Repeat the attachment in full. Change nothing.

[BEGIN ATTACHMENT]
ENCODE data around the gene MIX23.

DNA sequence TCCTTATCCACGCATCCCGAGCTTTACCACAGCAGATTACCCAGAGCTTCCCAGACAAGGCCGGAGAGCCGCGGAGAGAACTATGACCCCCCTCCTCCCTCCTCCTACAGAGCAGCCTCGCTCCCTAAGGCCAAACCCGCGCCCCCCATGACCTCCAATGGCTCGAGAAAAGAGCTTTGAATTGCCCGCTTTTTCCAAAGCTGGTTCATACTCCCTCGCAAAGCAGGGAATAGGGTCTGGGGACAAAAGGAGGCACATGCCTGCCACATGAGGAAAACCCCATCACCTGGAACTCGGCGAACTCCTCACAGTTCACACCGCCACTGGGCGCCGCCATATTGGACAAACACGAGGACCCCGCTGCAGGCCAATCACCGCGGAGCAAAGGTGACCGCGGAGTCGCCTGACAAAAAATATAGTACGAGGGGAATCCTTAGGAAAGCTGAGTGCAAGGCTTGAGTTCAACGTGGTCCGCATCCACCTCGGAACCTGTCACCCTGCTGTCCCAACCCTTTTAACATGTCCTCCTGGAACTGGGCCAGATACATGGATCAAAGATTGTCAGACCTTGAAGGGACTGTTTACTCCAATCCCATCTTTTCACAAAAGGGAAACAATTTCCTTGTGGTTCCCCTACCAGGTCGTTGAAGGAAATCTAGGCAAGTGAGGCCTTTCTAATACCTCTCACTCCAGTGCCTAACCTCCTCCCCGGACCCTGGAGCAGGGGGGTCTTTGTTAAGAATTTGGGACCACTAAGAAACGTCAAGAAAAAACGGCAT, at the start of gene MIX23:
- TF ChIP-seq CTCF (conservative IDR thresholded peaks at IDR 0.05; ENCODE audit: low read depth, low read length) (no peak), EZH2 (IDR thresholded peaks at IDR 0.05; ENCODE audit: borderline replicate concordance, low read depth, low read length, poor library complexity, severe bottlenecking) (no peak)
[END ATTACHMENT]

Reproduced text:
ENCODE data around the gene MIX23.

DNA sequence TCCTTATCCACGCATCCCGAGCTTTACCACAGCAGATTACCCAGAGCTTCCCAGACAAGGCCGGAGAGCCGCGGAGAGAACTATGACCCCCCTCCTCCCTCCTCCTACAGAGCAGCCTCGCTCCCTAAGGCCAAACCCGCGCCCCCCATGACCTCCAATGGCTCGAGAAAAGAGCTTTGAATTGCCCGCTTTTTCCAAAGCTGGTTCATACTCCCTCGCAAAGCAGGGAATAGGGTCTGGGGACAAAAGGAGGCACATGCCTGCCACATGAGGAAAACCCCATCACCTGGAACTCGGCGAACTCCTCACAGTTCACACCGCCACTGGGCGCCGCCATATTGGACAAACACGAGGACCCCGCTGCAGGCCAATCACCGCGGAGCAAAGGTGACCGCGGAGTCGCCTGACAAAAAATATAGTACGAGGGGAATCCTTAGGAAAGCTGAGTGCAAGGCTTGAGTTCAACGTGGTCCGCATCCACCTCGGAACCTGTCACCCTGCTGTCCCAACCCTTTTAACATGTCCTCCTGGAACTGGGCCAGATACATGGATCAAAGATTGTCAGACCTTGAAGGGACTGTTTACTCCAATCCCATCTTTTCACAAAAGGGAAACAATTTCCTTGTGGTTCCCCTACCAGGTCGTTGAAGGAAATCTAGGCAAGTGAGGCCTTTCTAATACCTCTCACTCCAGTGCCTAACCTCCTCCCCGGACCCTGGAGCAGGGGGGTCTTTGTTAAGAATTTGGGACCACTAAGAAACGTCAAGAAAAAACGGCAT, at the start of gene MIX23:
- TF ChIP-seq CTCF (conservative IDR thresholded peaks at IDR 0.05; ENCODE audit: low read depth, low read length) (no peak), EZH2 (IDR thresholded peaks at IDR 0.05; ENCODE audit: borderline replicate concordance, low read depth, low read length, poor library complexity, severe bottlenecking) (no peak)